Leonard N. Stern Graduate School of Business, New York University. I want to thank Ray Ball, Victor Bernard, John Bildersee, Stephen Brown, Colin Camerer, Martin Gruber, Cole Kendall, Gary King, April Klein, S. P. Kothari, Josef Lakonishok, Joshua Livnat, Mike Long, Wayne Mikkelson, Paul Schultz, Keith Weigelt, an anonymous reviewer, and the co-editor, David Mayers, for their helpful comments. The financial support of the Peat Marwick Foundation is gratefully acknowledged. All errors remain my responsibility.
Does the Stock Market Overreact to Corporate Earnings Information?
Article first published online: 30 APR 2012
1989 The American Finance Association
The Journal of Finance
Volume 44, Issue 5, pages 1385–1399, December 1989
How to Cite
ZAROWIN, P. (1989), Does the Stock Market Overreact to Corporate Earnings Information?. The Journal of Finance, 44: 1385–1399. doi: 10.1111/j.1540-6261.1989.tb02660.x
- Issue published online: 30 APR 2012
- Article first published online: 30 APR 2012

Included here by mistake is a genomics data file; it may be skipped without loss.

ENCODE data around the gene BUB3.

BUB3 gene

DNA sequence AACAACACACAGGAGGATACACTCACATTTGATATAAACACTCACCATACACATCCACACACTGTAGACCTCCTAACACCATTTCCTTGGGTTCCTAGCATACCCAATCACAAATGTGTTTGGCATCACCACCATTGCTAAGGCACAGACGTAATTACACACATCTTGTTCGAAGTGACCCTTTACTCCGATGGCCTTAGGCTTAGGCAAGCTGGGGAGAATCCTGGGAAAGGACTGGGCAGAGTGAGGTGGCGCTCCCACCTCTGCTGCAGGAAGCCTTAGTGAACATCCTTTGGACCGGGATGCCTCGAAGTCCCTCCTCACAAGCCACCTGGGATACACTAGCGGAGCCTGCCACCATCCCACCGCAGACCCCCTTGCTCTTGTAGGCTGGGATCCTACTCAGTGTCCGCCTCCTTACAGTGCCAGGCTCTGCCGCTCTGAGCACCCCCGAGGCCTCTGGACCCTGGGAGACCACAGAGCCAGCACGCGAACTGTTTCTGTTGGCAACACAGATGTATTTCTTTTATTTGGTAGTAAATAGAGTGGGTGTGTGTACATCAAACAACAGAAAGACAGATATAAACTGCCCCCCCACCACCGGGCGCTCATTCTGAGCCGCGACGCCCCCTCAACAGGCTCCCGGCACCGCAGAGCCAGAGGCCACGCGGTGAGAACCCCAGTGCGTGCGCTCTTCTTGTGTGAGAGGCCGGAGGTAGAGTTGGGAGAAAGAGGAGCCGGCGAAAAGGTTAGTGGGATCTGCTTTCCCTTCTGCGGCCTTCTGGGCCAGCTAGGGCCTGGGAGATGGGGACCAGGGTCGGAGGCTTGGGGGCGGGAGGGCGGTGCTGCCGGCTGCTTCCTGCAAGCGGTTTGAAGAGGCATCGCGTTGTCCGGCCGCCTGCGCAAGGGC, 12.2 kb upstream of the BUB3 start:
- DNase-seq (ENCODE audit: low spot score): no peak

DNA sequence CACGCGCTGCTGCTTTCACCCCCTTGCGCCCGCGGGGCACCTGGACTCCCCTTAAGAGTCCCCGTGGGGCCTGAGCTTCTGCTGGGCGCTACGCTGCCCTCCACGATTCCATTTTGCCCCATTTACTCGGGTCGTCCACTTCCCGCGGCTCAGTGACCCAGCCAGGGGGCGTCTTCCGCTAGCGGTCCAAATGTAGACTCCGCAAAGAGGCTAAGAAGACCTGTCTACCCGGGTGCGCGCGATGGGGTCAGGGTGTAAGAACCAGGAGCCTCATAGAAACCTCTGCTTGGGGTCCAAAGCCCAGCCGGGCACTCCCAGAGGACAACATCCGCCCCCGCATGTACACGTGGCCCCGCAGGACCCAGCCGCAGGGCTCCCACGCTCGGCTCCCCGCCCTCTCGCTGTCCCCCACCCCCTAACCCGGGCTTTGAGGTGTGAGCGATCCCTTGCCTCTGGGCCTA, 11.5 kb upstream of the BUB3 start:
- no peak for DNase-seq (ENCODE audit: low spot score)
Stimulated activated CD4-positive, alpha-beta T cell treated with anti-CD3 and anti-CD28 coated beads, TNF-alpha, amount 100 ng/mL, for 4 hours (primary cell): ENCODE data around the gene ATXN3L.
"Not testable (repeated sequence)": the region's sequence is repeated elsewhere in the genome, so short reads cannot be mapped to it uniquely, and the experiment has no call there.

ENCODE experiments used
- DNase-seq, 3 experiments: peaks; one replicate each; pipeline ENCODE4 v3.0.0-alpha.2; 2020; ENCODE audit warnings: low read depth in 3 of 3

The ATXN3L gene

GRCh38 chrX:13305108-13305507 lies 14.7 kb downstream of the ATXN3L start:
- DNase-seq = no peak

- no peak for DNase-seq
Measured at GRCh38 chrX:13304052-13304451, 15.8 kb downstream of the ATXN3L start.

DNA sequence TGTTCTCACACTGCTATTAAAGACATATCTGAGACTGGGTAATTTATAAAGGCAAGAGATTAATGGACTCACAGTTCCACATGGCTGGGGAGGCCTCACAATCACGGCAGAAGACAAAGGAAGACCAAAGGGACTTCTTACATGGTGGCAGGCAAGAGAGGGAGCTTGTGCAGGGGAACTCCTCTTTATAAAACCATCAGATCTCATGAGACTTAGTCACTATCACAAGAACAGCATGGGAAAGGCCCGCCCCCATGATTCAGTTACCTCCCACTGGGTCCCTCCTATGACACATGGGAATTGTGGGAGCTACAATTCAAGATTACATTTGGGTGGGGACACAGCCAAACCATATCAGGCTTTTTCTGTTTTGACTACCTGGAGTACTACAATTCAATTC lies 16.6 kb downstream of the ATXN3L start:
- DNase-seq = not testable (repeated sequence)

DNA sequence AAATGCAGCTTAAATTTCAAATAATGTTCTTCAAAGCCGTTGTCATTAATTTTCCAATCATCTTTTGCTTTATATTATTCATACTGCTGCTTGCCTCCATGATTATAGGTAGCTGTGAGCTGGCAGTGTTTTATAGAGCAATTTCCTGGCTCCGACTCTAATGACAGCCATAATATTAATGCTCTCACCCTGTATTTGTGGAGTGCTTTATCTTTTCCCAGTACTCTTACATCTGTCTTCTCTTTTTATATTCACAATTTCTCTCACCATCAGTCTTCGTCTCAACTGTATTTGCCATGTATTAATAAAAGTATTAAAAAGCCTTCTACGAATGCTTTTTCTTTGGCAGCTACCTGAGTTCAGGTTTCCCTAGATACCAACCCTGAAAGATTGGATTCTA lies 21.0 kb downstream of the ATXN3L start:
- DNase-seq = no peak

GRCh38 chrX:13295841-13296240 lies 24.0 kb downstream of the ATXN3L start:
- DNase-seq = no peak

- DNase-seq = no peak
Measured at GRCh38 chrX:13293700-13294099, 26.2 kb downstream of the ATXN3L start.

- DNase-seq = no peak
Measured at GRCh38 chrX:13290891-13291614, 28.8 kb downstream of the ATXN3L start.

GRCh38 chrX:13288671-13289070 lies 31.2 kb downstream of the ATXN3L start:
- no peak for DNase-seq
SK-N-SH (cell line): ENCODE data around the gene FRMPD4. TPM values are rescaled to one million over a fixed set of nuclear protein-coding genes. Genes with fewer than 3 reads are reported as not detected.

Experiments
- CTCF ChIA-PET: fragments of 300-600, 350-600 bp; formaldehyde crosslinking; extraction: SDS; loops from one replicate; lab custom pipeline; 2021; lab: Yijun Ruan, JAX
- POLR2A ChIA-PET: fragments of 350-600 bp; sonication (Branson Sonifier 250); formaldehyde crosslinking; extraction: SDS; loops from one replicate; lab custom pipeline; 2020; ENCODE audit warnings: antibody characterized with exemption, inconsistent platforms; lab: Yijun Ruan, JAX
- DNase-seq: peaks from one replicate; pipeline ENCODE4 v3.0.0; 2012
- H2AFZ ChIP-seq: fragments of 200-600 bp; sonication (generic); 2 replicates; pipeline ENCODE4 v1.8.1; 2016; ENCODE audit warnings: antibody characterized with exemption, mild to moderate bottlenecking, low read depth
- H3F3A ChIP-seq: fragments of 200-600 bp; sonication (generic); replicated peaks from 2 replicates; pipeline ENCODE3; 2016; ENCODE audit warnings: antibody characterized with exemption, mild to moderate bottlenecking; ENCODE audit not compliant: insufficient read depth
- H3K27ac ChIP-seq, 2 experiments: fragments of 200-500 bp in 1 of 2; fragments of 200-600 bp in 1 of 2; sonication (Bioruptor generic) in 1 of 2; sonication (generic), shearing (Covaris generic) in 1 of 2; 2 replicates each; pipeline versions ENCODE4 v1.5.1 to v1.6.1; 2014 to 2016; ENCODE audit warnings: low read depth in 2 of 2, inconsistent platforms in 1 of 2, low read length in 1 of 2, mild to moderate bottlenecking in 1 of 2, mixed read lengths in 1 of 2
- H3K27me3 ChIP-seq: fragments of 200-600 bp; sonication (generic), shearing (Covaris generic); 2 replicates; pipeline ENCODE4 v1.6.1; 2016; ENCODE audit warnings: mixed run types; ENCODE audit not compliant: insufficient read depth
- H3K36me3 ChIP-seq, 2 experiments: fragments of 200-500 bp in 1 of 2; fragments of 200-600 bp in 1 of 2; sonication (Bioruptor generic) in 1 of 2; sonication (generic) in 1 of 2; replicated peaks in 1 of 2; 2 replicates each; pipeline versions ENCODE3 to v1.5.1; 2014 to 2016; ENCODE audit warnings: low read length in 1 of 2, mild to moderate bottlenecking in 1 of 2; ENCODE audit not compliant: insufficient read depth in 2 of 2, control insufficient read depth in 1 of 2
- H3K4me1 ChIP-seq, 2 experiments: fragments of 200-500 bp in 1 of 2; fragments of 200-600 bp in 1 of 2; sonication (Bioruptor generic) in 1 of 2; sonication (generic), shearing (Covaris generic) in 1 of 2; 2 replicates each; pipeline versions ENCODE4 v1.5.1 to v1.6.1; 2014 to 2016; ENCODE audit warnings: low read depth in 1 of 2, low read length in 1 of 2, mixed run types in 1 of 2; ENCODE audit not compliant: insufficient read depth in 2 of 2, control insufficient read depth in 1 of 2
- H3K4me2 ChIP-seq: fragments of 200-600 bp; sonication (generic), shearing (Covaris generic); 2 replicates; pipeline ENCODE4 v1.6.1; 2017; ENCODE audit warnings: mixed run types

This paper tests whether the stock market overreacts to extreme earnings, by examining firms' stock returns over the 36 months subsequent to extreme earnings years. While the poorest earners do outperform the best earners, the poorest earners are also significantly smaller than the best earners. When poor earners are matched with good earners of equal size, there is little evidence of differential performance. This suggests that size, and not investor overreaction to earnings, is responsible for the “overreaction” phenomenon, the tendency for prior period losers to outperform prior period winners in the subsequent period.